Specifying solar control glazing to improve energy efficiency

Specifying solar control glazing to improve energy efficiency

Featured Article
06 Feb 2019

As Featured in GGP Magazine - 06/18

Increased awareness around energy consumption and tightened regulations have resulted in an uplift in demand for solar control glazing. Phil Brown, European regulatory marketing manager at Pilkington United Kingdom Limited, offers a guide to the technology. 

Recent research from the International Energy Agency (IEA) forecasts that air conditioning (AC) units will be one of the top drivers of global electricity demand by 2050, with the number in use growing from 1.6bn today to 5.6bn in that time. 

This tripling in demand is equivalent to the current total electricity capacity of the US, EU and Japan combined. Understandably, this has led to calls for policy action and other measures to improve cooling efficiency and reduce the need for increased power generation. 

One potential solution to help regulate a building’s temperature and prevent overheating is solar control glazing, which can reduce the need for air-conditioning units.

An earlier study commissioned by Glass For Europe concluded that between 15 and 80 million tonnes of CO2 emissions annually could be saved in the EU by the year 2020 by optimal use of solar control glass.

A solar solution

Solar control glazing, as its name suggests, helps to minimise temperature build-up in buildings due to sunlight. 

When specifying solar control glazing, the most important parameter to consider is the total solar heat transmittance or g value. It includes the proportion of solar radiation transmitted directly through the glass, and the proportion of solar radiation absorbed by the glass and re-radiated into the building. Generally, the lower the g value, the lower the solar gain through the glass.

Installing solar control glazing can help lessen reliance on air-conditioning systems as well as reducing a building’s carbon emissions, making it more appealing to a growing number of energy- and money-conscious consumers. 

A case in point

Solar control glazing can also be combined with other glass products to bring additional benefits. One recent example of this in action was on Pilkington’s work on the newly completed 122 Waterloo Street office building in Glasgow. 

An issue that can affect buildings where most of the envelope is glazed is excessive heat build-up when the sun is shining directly into the interior. This can present a challenge for building managers and often requires high levels of energy-intensive air conditioning to keep occupants cool.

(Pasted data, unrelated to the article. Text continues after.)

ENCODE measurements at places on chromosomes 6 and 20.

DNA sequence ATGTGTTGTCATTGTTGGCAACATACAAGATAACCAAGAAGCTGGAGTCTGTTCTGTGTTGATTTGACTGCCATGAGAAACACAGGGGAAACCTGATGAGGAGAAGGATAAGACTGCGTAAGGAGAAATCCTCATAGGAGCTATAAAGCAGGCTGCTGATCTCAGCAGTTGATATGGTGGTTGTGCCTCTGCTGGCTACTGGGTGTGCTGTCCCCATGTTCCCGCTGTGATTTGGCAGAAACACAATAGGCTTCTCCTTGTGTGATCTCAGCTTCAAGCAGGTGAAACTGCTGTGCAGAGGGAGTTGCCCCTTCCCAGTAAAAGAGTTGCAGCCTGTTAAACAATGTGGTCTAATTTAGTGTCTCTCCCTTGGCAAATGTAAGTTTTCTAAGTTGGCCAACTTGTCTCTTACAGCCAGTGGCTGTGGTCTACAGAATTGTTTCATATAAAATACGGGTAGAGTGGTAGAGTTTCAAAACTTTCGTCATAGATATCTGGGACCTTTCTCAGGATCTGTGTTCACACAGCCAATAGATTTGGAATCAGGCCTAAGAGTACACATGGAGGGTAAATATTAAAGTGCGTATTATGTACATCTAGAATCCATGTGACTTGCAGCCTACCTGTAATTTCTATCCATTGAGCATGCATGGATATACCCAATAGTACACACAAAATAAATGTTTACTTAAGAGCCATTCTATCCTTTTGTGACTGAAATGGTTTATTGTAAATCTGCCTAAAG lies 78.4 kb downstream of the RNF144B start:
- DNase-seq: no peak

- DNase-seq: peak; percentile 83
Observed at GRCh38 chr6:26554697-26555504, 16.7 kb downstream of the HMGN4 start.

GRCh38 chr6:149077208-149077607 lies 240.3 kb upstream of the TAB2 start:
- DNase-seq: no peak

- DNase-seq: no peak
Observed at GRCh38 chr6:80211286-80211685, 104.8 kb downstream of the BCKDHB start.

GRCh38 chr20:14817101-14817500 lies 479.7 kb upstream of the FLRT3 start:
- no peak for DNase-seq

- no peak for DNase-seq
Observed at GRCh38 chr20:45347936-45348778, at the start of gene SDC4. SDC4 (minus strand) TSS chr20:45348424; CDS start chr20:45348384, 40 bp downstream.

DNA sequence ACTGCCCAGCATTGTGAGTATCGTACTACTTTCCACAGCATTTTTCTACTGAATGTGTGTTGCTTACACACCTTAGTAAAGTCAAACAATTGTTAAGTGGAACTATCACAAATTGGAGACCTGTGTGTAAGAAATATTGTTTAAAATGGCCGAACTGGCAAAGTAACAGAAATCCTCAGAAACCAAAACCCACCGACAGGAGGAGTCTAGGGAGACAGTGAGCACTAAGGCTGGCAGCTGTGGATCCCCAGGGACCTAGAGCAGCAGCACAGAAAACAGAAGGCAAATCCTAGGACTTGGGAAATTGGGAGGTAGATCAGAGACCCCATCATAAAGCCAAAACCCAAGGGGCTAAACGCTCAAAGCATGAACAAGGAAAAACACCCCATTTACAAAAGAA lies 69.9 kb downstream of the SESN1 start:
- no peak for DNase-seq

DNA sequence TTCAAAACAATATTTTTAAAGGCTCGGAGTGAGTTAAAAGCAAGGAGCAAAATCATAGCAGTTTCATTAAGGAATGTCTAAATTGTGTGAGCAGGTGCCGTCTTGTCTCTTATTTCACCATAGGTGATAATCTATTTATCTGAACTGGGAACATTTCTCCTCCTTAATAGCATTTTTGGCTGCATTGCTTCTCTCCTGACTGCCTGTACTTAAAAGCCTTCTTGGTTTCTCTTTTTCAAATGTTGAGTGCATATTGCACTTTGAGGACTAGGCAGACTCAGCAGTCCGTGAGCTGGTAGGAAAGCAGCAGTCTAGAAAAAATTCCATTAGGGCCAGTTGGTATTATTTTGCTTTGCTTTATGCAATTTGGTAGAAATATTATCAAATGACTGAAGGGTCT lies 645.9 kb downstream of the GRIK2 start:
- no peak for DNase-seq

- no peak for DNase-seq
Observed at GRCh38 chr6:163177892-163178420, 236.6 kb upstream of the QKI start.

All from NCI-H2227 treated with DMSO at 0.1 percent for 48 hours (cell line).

To combat this, a solar control coating was used on the glazing, reducing the amount of heat energy able to enter the building while maintaining high levels of transparency.

The Pilkington Suncool™ 70/35 T coating selected by the project design team offers high visible light transmittance, reduced solar transmittance and excellent low-emissivity all in one product.

This means the floor space will be brightly lit by sunlight but won’t suffer from overheating on warmer days.

Additionally, the scale of the building and the large area of glass used means that excessive radiation of heat from the building could lead to rapid heat loss during colder conditions, requiring an increase in heating to keep the interior warm.

To mitigate this effect, the glazing features a Pilkington Optitherm™ S1 Plus low-emissivity coating which reflects radiated heat back into the building.

The scheme has been certified BREEAM Excellent and achieved an ‘A’ rated Energy Performance Certificate (EPC), the latter based on a detailed assessment of the building’s energy performance. 

Looking ahead

Modern solar control glass systems will continue to be in high demand over the coming years, and we’re committed to innovating and bringing new products to the market. The end result is a built environment that is more energy-efficient and less reliant on air-conditioning units, boosting environmental benefits and financial savings in the long run.